Those contexts and personal biases exist for pretty much anything, really... if you’re dependent on being a Social Media consultant, the last thing you’ll ever really admit to is that the methodologies might be wrong, even if you’re staring at a mountain of evidence. If you’re the head of a virtual environment in OSgrid or whatnot, or you are known for being a business type authority about them, you’ve got a clear agenda out of self-preservation. If two billion dollars rests on your virtual reality headset being the future... you’ll never have anything but positive things to say about it, and even in the light of clearly disadvantageous things you’ll find a way to soften the blow and assure the public it’s not a big deal.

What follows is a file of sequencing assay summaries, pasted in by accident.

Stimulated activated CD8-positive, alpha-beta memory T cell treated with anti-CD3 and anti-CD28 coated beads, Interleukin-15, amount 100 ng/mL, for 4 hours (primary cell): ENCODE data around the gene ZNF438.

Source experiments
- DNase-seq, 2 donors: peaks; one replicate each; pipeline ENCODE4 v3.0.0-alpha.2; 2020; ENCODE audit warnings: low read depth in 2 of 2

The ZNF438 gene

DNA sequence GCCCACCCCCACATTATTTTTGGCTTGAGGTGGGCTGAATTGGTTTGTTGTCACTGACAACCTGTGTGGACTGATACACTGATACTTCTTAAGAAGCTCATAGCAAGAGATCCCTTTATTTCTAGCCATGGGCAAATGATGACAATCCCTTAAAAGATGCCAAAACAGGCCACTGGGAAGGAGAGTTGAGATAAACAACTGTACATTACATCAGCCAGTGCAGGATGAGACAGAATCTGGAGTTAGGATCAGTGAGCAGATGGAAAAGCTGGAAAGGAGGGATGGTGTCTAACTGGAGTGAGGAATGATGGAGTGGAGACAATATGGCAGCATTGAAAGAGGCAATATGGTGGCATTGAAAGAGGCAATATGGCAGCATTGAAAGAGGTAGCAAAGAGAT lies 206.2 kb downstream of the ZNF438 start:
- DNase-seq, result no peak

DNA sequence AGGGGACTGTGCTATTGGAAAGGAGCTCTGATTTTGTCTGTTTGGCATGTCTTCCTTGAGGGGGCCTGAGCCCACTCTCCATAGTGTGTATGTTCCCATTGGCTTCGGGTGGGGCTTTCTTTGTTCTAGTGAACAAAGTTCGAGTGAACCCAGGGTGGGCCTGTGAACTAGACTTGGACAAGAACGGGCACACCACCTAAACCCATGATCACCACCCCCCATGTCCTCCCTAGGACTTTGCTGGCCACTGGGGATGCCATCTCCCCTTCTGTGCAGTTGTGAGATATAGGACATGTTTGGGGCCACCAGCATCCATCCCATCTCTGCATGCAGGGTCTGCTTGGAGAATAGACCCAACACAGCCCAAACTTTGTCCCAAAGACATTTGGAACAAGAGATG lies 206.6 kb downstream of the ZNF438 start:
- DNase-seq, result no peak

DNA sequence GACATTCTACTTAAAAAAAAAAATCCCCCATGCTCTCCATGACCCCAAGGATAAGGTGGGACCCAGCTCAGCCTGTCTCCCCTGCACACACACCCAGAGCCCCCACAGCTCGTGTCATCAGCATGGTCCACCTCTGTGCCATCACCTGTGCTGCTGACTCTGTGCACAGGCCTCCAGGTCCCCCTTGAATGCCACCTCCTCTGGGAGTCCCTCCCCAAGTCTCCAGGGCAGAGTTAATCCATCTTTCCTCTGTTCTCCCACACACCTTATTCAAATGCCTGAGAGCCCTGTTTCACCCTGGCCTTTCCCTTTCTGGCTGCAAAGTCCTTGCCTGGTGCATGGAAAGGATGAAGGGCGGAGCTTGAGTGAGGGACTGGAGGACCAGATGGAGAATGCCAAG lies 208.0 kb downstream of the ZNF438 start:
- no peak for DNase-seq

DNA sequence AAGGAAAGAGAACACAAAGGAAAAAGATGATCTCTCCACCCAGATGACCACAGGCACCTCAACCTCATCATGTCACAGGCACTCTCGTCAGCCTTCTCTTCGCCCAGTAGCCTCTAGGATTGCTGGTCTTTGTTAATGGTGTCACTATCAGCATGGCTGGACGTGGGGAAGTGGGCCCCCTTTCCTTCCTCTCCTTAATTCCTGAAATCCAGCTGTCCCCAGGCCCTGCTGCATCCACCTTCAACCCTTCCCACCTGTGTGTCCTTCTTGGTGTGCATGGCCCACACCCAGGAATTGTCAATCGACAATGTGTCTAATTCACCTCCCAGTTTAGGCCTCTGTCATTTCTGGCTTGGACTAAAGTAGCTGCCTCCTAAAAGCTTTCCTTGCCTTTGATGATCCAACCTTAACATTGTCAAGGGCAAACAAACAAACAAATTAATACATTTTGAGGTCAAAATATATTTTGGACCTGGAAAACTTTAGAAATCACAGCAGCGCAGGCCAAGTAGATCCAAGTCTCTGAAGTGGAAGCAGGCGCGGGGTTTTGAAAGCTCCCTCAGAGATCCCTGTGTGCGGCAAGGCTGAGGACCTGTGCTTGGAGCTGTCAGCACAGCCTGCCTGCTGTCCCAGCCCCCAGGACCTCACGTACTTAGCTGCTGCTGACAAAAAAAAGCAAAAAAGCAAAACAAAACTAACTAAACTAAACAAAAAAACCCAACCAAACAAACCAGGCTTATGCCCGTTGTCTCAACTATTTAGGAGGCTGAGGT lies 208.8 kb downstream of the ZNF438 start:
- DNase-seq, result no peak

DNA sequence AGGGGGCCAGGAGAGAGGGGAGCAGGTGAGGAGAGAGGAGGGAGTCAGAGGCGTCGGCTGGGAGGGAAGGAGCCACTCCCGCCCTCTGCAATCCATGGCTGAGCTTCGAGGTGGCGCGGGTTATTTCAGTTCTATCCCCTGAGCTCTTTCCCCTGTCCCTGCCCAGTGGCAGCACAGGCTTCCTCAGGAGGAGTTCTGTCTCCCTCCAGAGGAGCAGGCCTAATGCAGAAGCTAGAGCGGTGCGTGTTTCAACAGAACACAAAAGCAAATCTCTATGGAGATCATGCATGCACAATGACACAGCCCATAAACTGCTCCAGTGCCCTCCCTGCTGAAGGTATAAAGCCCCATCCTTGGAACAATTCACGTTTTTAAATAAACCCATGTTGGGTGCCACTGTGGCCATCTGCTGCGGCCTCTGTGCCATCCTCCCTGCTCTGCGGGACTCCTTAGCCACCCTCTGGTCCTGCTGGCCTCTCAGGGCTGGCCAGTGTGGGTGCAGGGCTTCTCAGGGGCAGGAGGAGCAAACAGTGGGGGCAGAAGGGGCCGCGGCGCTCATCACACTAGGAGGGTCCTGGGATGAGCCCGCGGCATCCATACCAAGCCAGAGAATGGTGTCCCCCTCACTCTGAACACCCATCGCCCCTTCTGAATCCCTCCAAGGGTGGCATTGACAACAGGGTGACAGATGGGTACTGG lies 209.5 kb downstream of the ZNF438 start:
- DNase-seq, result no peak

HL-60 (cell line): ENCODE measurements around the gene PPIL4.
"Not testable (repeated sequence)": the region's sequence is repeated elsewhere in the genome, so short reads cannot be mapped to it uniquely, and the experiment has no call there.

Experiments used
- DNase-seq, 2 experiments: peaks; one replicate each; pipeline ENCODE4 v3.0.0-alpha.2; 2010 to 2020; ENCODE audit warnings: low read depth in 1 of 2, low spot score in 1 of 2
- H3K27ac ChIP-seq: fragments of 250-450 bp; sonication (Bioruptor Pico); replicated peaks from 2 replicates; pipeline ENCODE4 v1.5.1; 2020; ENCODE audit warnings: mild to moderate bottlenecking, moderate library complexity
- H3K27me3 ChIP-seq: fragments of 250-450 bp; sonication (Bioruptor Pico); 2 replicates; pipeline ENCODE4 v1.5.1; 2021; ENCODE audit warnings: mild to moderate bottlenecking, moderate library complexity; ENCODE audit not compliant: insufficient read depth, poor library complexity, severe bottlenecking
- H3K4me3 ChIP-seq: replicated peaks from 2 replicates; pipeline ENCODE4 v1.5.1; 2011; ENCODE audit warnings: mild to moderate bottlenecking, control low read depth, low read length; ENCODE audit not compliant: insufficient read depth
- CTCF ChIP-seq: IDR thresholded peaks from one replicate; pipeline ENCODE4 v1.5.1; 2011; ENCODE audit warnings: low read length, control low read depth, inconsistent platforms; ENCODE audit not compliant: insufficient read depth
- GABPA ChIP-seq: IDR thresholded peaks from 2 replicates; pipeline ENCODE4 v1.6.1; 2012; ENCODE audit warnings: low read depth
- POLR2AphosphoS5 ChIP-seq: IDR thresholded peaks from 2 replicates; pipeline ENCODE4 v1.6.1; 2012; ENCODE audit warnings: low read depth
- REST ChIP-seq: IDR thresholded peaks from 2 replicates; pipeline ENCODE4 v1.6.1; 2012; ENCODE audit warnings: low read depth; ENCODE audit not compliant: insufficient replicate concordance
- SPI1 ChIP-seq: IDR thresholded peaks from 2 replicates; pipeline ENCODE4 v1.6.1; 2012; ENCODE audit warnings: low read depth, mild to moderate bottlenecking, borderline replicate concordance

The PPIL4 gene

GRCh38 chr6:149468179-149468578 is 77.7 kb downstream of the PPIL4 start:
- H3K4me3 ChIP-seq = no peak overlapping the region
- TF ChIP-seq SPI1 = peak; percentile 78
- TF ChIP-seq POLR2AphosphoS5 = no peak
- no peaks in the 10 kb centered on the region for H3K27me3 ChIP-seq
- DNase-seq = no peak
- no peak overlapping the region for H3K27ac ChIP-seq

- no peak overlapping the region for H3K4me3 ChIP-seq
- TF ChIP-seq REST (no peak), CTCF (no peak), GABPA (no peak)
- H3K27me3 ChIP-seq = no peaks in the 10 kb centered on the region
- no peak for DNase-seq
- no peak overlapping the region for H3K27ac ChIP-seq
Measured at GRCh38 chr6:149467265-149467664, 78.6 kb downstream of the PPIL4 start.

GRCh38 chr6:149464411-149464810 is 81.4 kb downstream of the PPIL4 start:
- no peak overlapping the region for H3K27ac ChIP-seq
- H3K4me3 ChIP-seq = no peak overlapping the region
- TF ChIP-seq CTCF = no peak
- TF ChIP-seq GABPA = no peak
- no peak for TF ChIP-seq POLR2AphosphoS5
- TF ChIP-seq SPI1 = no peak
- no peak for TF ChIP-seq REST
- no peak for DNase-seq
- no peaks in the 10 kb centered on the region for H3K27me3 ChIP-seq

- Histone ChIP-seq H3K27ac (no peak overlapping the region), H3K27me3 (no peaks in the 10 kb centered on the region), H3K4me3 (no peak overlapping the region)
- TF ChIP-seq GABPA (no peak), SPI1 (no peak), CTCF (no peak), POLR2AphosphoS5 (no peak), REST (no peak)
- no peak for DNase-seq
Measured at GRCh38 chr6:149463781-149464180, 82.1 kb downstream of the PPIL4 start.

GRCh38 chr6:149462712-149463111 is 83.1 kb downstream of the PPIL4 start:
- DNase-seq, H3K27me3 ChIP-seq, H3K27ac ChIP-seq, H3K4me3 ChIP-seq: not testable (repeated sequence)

In context to just this blog, or the things that I write in general, I am beginning to remember why I spent so much time avoiding that public discussion in general.

 

A lot of it gets taken far out of context, and people even take what they’ve read into it personally. That just leads to a mountain of headaches and animosity when none was implied to begin with. Then, of course, things just escalate because of that cognitive dissonance issue.

 

My personal agenda is just raw train of thought and analysis. Sometimes people do great things, and I applaud them... a lot of times people do boneheaded things and I point that out too. I’m an equal opportunity writer and analyst.

 

So I’ll end the post on that note... and add only that it’s probably better if I revisit my introversion going forward, until maybe the people that I interact with get a grip and see all of the context before jumping to conclusions about what I really mean :)

 

I’ll be around – you can bet your bottom dollar. Just may not be as talkative these days ;)